Direct access to ICU charsets in Java?


Currently, as far as I can tell, due to the protected or private status of the constructors for all the CharsetICU implementations, the only way to get an actual instance of one of the ICU charsets is to use the static CharsetICU.charsetForName(String name) method. Doing this works, but appears to involve a fairly convoluted process of calls back and forth between CharsetProviderICU, and at least two calls into (are they deprecated?) internal functions to fetch the names and aliases of the charsets from those processed text files. After all that, this data (aliases, for instance), if we are using the CharsetICU implementation anyway, isn't actually used for anything, even by the extended java.nio.charset.Charset, that I can find. Then finally the actual charset is instantiated wtih reflection, which while a small difference, takes longer than the new operator, no?

May I suggest that it's appropriate to have some public class analogous to the java.nio.charset.StandardCharsets, to allow direct, programmatic access to an instance of a given charset? Something like this (


Markus Scherer
March 26, 2020, 12:34 AM

UTF-32 is useful for processing because you get fixed-width random access to code points. As a storage format, it’s a colossal waste of space.

CESU-8 is basically a formal name for someone’s legacy broken almost-UTF-8 encoding.

BOCU-1 is kind of clever (or so I claim…) but got nowhere because of the licensing issue.

SCSU is… nice, but it has also fallen out of favor since the HTML community rejected any charsets that use bytes 00..7F for anything other than US-ASCII. (Security issues when using heuristic charset detection, which is common. Same for BOCU-1, HZ, and others.)

Also, the point of BOCU-1 & SCSU was to provide a compact encoding without having to use a general-purpose compression (e.g., zip). We have seen that people who care about size would rather do the latter, and then it matters little what the input encoding is.

So… I recommend you use StandardCharsets.

ICU converters are mostly useful if you want to support more charsets, or you want the specific mapping tables that ICU has (or modify them etc.).

Joshua Chambers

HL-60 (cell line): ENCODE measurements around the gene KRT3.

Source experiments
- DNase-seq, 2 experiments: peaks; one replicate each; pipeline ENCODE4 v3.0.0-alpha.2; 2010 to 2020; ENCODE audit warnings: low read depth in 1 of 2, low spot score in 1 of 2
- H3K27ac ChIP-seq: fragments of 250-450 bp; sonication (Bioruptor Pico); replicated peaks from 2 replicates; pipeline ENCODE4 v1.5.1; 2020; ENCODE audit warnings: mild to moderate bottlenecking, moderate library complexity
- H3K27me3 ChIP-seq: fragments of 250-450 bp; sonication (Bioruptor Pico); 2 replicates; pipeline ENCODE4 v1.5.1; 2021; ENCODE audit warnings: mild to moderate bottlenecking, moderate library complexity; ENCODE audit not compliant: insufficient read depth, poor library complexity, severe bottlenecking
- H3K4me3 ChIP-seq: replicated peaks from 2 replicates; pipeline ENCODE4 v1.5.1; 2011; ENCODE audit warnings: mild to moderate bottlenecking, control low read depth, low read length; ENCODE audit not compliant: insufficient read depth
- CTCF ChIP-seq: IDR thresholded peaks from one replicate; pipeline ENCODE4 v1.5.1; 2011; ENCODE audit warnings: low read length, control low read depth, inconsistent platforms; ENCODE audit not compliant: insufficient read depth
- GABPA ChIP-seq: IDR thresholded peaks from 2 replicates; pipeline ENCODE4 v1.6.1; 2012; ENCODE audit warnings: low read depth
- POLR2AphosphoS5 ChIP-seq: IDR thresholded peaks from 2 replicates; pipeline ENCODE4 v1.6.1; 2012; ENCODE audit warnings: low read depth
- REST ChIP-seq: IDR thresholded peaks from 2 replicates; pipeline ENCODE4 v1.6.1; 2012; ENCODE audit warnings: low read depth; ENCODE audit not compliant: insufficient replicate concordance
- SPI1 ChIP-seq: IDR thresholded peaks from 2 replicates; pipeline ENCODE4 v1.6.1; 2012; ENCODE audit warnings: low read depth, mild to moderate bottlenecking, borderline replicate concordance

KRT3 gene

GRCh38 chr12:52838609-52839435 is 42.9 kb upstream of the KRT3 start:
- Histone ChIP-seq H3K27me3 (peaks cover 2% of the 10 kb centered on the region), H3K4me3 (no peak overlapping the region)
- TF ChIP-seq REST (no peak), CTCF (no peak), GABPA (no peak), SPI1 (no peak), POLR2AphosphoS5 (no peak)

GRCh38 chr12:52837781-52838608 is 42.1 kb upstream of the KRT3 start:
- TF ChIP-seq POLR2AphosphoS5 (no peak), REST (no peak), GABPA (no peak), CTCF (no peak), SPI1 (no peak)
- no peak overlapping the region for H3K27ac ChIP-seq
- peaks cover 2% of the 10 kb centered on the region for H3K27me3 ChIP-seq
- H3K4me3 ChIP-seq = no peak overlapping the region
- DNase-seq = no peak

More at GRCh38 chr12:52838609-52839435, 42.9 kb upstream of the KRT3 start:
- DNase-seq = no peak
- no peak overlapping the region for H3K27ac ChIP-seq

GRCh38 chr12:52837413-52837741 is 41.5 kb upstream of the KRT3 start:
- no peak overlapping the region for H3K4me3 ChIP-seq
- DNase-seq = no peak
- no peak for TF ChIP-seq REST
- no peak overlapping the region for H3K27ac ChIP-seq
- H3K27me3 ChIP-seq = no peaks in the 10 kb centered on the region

March 26, 2020, 12:20 AM

The one exception that could theoretically be relevant is the one thrown by Charset.checkName(String s), called from the constructor of Charset:



Since we’re using literals to call the function, we can guarantee that we won’t trigger this exception, but could handle that possibility if we have to, eh?

Joshua Chambers
March 25, 2020, 10:37 PM

Instantiating charset with forName() requires exception handling.

  • The UnsupportedCharsetException seems only in reference to looking up the name, which is only used to find the Charset.

  • The IOException seems to relate to finding the aliases.

  • ClassNotFoundException, InvocationTargetException, NoSuchMethodException, IllegalAccessException, and InstantiationException all only have to be there because we are finding the constructor and instantiating it with reflection.

So unless I’m missing some exception handling here, then all of these are only needed because we’re instantiating them the way we are, and would be irrelevant if we just called the constructor directly. No?

ICU support for UTF_8 / UTF_16 / UTF_16BE / UTF-16LE should be nothing different from Java. At this point, I’d recommend Java developers to use stock Java implementation.

Mightn’t someone want to use the ICU versions explicitly? They already can, by calling the CharsetICU.charsetForName() which will return the ICU charset if it exists and then the stock one if not. It’s just such a convoluted process, unnecessarily slowing down the instantiation of a charset.

Do you actually use these (historical) Unicode encodings?

My intention in the project I’m working on is to support all the UTF encodings (8, 7, 16LE, 16BE, 32LE, 32BE). I included the others in my code only because they are unicode charsets, and that’s what I’d called the class. If I hadn’t, it would have just been “ClassesIWantEasierAccessTo”.

Whichever classes should go in there, it seems to me like nothing is lost by creating a more convenient way to get at these classes, just like java did. We could call it UTFCharsets and not include those three?

Yoshito Umaoka
March 25, 2020, 8:34 PM

Joshua, I understand your proposal, but I’m not sure it really makes sense practically.

Instantiating charset with forName() requires exception handling. I think Java introduced StandardCharsets for convenience. From this point, your suggestion makes sense.

ICU charset provider includes these Unicode encodings. Java already provides UTF_8 / UTF_16 / UTF_16BE / UTF-16LE. It’s true that UTF_32BE/LE UTF_7 BOCU_1 CESU_8 and SCSU are not supported by Java SE, but I’m wondering value of these encodings. UTF_7 / BOCU_1 / CESU_8 are mostly historic support only. UTF_32BE/LE is not commonly used.

ICU support for UTF_8 / UTF_16 / UTF_16BE / UTF-16LE should be nothing different from Java. At this point, I’d recommend Java developers to use stock Java implementation.

For other encodings not supported by typical Java runtime - I think importance of these charsets becomes very low. I’m not sure providing convenient class for them really makes sense at this point.

Do you actually use these (historical) Unicode encodings?


Yoshito Umaoka


Joshua Chambers




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